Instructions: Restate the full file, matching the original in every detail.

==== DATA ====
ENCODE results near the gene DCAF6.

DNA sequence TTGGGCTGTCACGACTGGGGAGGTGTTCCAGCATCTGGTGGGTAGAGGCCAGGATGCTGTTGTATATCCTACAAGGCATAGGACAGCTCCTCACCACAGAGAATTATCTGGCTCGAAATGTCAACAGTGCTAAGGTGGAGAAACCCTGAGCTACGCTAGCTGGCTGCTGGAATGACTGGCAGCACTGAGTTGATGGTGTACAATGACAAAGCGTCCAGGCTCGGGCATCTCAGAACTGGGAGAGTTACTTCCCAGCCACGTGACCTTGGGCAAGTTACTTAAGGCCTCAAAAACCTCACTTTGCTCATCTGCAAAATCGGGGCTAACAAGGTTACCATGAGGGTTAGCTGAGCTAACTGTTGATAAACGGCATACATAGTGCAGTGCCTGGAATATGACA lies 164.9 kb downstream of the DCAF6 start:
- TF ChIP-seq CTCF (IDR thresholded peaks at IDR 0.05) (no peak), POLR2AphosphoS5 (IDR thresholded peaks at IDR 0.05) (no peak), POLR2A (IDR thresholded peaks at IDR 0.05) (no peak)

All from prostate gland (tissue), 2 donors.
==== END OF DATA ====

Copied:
ENCODE results near the gene DCAF6.

DNA sequence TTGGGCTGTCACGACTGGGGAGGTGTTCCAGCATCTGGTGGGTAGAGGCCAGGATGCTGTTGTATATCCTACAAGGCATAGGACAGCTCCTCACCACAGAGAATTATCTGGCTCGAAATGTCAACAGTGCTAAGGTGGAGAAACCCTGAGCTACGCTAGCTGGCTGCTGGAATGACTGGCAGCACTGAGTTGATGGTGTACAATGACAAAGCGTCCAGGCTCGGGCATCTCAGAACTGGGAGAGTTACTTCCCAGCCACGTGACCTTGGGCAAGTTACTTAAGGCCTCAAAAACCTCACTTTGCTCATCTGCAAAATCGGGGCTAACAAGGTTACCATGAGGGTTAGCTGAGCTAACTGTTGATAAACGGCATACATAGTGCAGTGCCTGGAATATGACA lies 164.9 kb downstream of the DCAF6 start:
- TF ChIP-seq CTCF (IDR thresholded peaks at IDR 0.05) (no peak), POLR2AphosphoS5 (IDR thresholded peaks at IDR 0.05) (no peak), POLR2A (IDR thresholded peaks at IDR 0.05) (no peak)

All from prostate gland (tissue), 2 donors.